That Sound You Hear is my Head Coming Out of my Ass
By Ken Magill
After a piece ran here last week taking issue with the Messaging Anti-Abuse Working Group’s blanket condemnation of email appending, some readers politely let me know they thought my head was planted firmly in my ass on the subject.
They also offered to help me extract it. So I talked with a few of them.
Sniff. Wow. The air outside my ass is certainly more pleasant to breathe.
For those who don’t know, email appending is when a vendor takes a client’s postal list and matches it to its database of postal addresses and email names, and sells the client the email addresses it can match to the client’s postal file.
A Google search on “email append match rate” brought back companies claiming match rates of from 20 percent to a questionably high 55 percent.
MAAWG put out a statement saying appending is simply not an acceptable email marketing practice.
Last week I wrote that if an appender has a large database of people who have agreed to receive email from it, matches what data it can, and sends requests from its own servers on the marketer’s behalf on an opt-in basis—meaning recipients must respond in order to be added to the marketer’s file—it’s a permission-based endeavor and violates nothing MAAWG stands for.
Some readers said the scenario above is list rental, not appending. Others agreed appending could work the way I described and not violate MAAWG’s principles—the operative word there being “could”—but still took me to task.
“Can you name me one company that does things as you have described?” asked Laura Atkins, principal of deliverability firm Word-to-the-Wise, in the comments section of the article.
Come to think of it, no.
And that’s the point, according to Al Iverson, director of privacy and deliverability at email service provider ExactTarget. He said he has seen a slew of clients have their email files appended and the results are always the same.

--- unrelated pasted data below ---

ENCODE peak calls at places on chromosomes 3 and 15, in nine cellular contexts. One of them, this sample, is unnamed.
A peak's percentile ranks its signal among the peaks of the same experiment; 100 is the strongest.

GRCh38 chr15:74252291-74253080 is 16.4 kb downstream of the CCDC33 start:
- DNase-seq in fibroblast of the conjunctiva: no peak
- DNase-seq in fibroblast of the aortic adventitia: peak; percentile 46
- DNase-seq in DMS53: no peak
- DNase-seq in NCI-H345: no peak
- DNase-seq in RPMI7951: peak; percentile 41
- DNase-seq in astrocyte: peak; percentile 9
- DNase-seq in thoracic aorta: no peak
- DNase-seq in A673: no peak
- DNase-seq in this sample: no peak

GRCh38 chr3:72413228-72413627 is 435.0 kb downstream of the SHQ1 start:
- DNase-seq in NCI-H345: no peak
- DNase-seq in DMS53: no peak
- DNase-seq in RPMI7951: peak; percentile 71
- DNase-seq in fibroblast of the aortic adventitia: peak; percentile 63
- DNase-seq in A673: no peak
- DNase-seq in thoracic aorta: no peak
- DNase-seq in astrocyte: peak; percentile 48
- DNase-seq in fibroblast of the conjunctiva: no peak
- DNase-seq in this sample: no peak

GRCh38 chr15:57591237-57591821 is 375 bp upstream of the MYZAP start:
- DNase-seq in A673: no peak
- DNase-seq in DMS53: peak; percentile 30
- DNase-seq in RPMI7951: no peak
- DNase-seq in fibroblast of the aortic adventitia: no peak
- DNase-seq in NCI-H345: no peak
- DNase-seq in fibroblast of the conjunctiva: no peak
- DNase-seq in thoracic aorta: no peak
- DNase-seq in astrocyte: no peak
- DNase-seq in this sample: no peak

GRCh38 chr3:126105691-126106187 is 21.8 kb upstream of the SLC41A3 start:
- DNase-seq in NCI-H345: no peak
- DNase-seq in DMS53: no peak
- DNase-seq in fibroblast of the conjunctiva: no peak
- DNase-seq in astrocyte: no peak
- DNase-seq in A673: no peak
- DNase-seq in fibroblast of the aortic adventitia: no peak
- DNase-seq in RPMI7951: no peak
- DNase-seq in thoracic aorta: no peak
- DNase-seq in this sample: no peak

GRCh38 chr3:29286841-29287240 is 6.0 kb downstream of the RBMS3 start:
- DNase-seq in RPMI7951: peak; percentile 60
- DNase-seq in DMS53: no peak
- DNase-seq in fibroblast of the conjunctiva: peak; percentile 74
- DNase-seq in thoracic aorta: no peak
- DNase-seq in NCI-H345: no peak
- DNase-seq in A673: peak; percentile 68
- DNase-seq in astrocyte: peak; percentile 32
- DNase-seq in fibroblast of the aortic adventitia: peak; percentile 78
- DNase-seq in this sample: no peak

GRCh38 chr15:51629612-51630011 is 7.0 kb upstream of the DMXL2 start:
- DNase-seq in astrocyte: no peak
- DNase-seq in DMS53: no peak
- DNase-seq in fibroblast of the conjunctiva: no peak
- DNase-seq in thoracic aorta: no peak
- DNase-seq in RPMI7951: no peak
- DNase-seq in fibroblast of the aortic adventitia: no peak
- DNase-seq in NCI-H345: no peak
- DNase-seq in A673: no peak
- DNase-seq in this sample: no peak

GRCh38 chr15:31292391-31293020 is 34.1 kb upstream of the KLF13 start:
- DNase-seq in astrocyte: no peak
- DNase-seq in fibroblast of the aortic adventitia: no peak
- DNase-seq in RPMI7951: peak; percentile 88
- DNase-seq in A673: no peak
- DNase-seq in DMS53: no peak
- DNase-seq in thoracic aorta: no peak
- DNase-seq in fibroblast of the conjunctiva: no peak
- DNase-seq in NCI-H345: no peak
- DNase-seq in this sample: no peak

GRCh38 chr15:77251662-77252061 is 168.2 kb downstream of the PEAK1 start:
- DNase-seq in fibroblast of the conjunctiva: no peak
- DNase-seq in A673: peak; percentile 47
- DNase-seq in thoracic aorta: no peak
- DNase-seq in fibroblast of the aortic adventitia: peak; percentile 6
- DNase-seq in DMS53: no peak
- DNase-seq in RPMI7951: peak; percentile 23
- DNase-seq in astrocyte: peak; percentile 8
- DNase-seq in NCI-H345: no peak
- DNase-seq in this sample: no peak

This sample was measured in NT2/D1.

“Companies [appenders] will talk about how they use 21 different data sources and how their service is on the up-and-up and invariably they’re still sending over spam traps and lists that have high complaints and high bounces,” he said.
Spam traps, complaints and bounces are three key metrics email inbox providers use to determine if email from a particular sender is spam. If they see too many of one or all three of those metrics, they will treat the mailer’s messages as spam by either pushing it off into the spam folder or blocking it altogether.
According to Iverson, appending on a permission basis is simply too costly to be economically feasible.
“If you’re doing a permission pass and it’s true opt in and you’re relying on clicks to get opt ins, think of what you’re best click-through rate is that you’ve ever had in any marketing campaign,” he said. “At the very high end that’s going to be 10 to 30 percent.”
“So you get this subscriber pool of addresses that have been matched, but [if a permission email is sent to which recipients must respond in order to get future messages] you’re throwing 70 to 90 percent of them away,” Iverson said. “That’s very unattractive to the client and the append vendor, probably more so to the append vendor because they give the client fewer records.”
Iverson said he has heard of one company at a competing email service provider who has tried email appending on a permission basis and has been satisfied. He said the company is a luxury brand and its customers’ average lifetime value may be high enough to make permission-based appending work.
However: “All of our clients who have tried it [appending] have had trouble with it afterward,” he said. “It is a practice that is not acceptable in the eyes of Yahoo! and we know specifically that it is driving spam complaints.”
Author’s note: If any appender wants to defend the process on the record, I’ll be happy to publish the defense here.